The Engineer to Manager Transition, by Former Twitter Director of Engineering David Loftesness
How to Survive your First 90 Days
David Loftesness / @dloft
Goals of this talk
• Provide context on the technical management role.
• Help you decide whether to pursue it.
• Help you succeed if you do.
• Working in tech for 24 years at 6 companies.
• 2 hyper-growth IPOs: Twitter, Geoworks
• 2 failed startups talent acquisitions: Blue Mug -> Amazon,
Xmarks -> SurveyMonkey
• Helped ~15 engineers transition to management roles
• Currently on 12 month sabbatical
• Contact me! email@example.com / @dloft
• Startups tend to avoid management.
• At first, founders make all the management decisions.
• If the company is successful, hiring takes off.
• Before long, management is urgently needed.
• Manager to engineer: “Hey, I’m drowning. Can you
manage this team for me?”
Let’s make some managers!
Most tech companies have a bias towards in-house
• Good! Current individual contributors (ICs) have lots of
context on the product, tech, workflow, etc.
• Bad! Most current ICs have no idea how to manage. The
founders probably won’t be effective coaches. And you’
re already in “management debt”.
Totally unscientific poll
• How many of you are managers or former managers?
• How many of you received training on management
before becoming a manager?
• Informal survey of engineering managers from various
• “Before becoming a manager, did you participate in any
formal management training?”
• No: 14
• Yes: 1
“Just in Time” management?
• Staffing a very important role with mostly untrained
beginners…Crazy! Why do we do this again?
• Management skills tend to be undervalued relative to
technical skills, experience at the company, etc
• “Managing is just making schedules, meetings, and
performance reviews, right? Doesn’t seem so hard…”
• Not going to change this (yet). In the meantime…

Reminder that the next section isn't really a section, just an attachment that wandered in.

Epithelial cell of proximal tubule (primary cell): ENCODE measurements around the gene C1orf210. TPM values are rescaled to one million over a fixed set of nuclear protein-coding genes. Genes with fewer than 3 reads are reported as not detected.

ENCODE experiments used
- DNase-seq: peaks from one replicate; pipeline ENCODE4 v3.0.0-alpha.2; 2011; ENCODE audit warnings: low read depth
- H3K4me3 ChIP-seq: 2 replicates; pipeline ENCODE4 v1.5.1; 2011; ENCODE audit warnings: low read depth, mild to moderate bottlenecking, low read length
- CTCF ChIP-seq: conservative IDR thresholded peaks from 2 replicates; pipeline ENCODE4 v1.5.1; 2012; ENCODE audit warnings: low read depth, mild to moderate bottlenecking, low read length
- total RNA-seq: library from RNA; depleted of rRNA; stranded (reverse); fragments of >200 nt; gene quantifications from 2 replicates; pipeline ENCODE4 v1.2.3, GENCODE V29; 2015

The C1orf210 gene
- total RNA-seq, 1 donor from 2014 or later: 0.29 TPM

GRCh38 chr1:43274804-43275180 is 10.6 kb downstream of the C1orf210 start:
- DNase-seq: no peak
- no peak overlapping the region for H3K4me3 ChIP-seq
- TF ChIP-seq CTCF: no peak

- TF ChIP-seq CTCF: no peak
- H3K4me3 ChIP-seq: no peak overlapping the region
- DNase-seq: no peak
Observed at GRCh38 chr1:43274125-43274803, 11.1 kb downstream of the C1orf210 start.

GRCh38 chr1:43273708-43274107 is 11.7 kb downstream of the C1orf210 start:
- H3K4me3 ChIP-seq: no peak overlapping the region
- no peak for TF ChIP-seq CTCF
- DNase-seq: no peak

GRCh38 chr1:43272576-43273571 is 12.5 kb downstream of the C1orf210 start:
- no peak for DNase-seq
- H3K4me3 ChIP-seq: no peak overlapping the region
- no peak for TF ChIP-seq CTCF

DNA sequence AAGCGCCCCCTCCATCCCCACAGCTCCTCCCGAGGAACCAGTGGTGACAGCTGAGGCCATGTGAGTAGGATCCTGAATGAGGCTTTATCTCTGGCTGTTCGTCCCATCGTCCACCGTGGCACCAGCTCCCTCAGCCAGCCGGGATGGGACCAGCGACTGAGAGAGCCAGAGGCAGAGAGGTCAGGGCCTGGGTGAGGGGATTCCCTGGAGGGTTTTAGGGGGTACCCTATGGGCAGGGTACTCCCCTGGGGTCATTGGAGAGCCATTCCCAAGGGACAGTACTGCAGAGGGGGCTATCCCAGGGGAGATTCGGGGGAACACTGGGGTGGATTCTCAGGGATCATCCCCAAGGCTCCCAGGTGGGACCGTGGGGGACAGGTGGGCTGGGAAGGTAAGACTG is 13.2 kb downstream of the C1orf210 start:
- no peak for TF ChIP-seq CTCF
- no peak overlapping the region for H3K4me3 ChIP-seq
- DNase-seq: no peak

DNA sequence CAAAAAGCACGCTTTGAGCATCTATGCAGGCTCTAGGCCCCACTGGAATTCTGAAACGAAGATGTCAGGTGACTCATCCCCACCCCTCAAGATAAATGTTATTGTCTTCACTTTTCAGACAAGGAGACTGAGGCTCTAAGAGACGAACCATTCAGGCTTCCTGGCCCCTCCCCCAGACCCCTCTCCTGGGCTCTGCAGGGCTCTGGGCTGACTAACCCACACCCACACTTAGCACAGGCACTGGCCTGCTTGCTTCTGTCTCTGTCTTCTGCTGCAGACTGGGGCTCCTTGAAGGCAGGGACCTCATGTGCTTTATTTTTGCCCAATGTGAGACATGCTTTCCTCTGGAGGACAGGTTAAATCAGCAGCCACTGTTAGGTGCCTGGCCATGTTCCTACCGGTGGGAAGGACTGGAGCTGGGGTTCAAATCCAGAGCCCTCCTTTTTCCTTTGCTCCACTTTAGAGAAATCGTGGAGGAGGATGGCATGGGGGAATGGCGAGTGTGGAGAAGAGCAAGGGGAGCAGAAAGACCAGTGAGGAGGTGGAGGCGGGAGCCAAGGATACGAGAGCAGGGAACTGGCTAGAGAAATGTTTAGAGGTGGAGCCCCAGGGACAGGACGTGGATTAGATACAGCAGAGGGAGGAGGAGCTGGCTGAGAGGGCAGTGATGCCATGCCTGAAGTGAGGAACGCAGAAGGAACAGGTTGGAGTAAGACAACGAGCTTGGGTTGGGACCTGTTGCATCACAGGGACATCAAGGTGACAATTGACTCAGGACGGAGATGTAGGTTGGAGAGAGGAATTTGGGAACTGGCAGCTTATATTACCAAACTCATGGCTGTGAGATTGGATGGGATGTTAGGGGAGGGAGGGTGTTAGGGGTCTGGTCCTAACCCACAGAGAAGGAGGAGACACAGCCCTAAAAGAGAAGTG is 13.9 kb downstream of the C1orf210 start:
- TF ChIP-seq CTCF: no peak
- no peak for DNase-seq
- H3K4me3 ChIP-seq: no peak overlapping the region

Day 0: The Decision
• Your manager asks you “The Question”…
• Do you know… are you right for the job? Is the job right
• What happens if I say Yes?
This is an entirely new job
• You won’t be able to just “bolt on” some management
• You now have people whose happiness at work rests
largely on your shoulders.
• You are now responsible for the results but can’t do all
the work yourself.
Say goodbye to coding
• For now, at least. Coding, architecture, technical
decision-making: these are not your primary job
• It’s okay to have a transition period, but the longer you
hold on, the longer it will take to become a competent
• You need to show your team you trust their judgement,
and before you know it you will NEED to.
Say hello to your team
• Instead of your coding & design work, you will be:
• understanding the people on your team and helping
them do their best work
• setting clear expectations for each individual
• communicating with the team, peers, managers
• trusting others with important technical decisions
Day 0: The Decision
• Are you ready to say Yes?
• Great! What next?
Surviving 90 days in 30-day
• Days 1-30: own your education
• Days 30-60: find a rhythm
• Days 60-90: assess yourself
Days 1-30: own your education
• Make “learning about management” part of your daily
• Actively learn about your team.
• Find a mentor (or 2 or 3)
Days 30-60: find a rhythm• Most common new-manager traps
1. the endless cycle of email and meetings.
2. avoiding management work by coding
• Build yourself an “Event Loop”.
• Daily / Weekly / Monthly checklists
• Important: block off time on your calendar to review
EM Event Loop examples
Daily Weekly Monthly
Recruiting pipeline: how can I close
this great candidate?
Who needs feedback from last week?
Does everyone on the team know what
is expected of them?
Projects Are my critical projects on track?
Do I need to update anyone on project
Any projects on the back burner that
we should start?
What needs to be said at standup
Do I need to do any backlog
Are we managing projects the right
Am I ready for today’s meetings? Can
any be cancelled?
What are my goals for this week? How
did I do against goals for last week?
What do I need to be more successful
in my job?
Days 60-90: assess yourself
• Here’s a quick test: in 1 minute per person, can you
name what is unique about each team member and your
plan to capitalizing on it? (h/t: Marcus Buckingham, "The
One Thing You Need To Know”)
• Can you start to see what changes need to be made? Or
are you just treading water? (h/t: Glen Sanford, “On Code
• Is the team actually delivering results? In the end, this is
what matters most!
Day 90: should I fire myself?
• This is your day for a go/no-go decision.
• If “no-go”, don’t think of it as “stepping down”, but rather
focusing on your strengths, your passions.
• If “go”, congrats, you still have a ton to learn about
• Here are some suggestions…
Going from "surviving" to
• Focus on enhancing strengths, not fixing weaknesses.
• Find your truth-teller, your "court jester”.
• Build a lasting learning environment with your peers:
reading group, lunch discussions, etc.
• DeMarco and Lister - “Peopleware”, “Slack”
• Buckingham and Coffman - “First, Break All The Rules”
• Rands In Repose - http://randsinrepose.com/blog/
• Joe Xavier - https://www.quora.com/What-are-the-
firstname.lastname@example.org / @dloft